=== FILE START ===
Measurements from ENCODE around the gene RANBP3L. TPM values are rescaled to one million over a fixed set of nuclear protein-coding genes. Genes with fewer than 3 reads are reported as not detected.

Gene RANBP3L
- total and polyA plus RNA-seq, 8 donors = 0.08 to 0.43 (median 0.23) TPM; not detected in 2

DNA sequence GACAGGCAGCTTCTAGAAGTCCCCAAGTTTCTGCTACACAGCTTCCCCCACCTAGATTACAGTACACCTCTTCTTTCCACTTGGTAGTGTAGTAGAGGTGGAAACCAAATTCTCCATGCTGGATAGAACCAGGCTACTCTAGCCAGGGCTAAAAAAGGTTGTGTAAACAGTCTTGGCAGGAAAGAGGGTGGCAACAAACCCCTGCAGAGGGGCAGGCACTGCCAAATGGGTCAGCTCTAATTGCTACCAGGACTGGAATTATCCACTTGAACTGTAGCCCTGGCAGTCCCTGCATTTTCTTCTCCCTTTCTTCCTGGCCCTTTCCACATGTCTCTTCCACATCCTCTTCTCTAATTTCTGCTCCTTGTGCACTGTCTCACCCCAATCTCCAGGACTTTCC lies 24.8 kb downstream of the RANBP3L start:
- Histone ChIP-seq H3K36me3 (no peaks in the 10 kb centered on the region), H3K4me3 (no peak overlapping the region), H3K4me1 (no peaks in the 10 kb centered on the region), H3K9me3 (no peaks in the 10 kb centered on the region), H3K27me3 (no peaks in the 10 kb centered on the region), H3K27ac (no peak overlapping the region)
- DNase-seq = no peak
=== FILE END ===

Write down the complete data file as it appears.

Measurements from ENCODE around the gene RANBP3L. TPM values are rescaled to one million over a fixed set of nuclear protein-coding genes. Genes with fewer than 3 reads are reported as not detected.

Gene RANBP3L
- total and polyA plus RNA-seq, 8 donors = 0.08 to 0.43 (median 0.23) TPM; not detected in 2

DNA sequence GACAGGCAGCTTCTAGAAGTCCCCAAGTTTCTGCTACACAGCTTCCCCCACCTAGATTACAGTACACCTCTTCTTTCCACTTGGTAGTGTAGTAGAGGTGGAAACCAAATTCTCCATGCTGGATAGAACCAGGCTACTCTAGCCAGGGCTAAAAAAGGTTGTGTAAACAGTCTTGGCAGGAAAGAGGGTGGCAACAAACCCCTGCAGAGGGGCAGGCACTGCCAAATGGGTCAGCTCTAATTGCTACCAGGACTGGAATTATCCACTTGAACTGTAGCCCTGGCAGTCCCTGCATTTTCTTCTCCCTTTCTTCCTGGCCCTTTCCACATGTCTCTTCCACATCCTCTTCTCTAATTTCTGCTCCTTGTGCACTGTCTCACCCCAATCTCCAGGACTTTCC lies 24.8 kb downstream of the RANBP3L start:
- Histone ChIP-seq H3K36me3 (no peaks in the 10 kb centered on the region), H3K4me3 (no peak overlapping the region), H3K4me1 (no peaks in the 10 kb centered on the region), H3K9me3 (no peaks in the 10 kb centered on the region), H3K27me3 (no peaks in the 10 kb centered on the region), H3K27ac (no peak overlapping the region)
- DNase-seq = no peak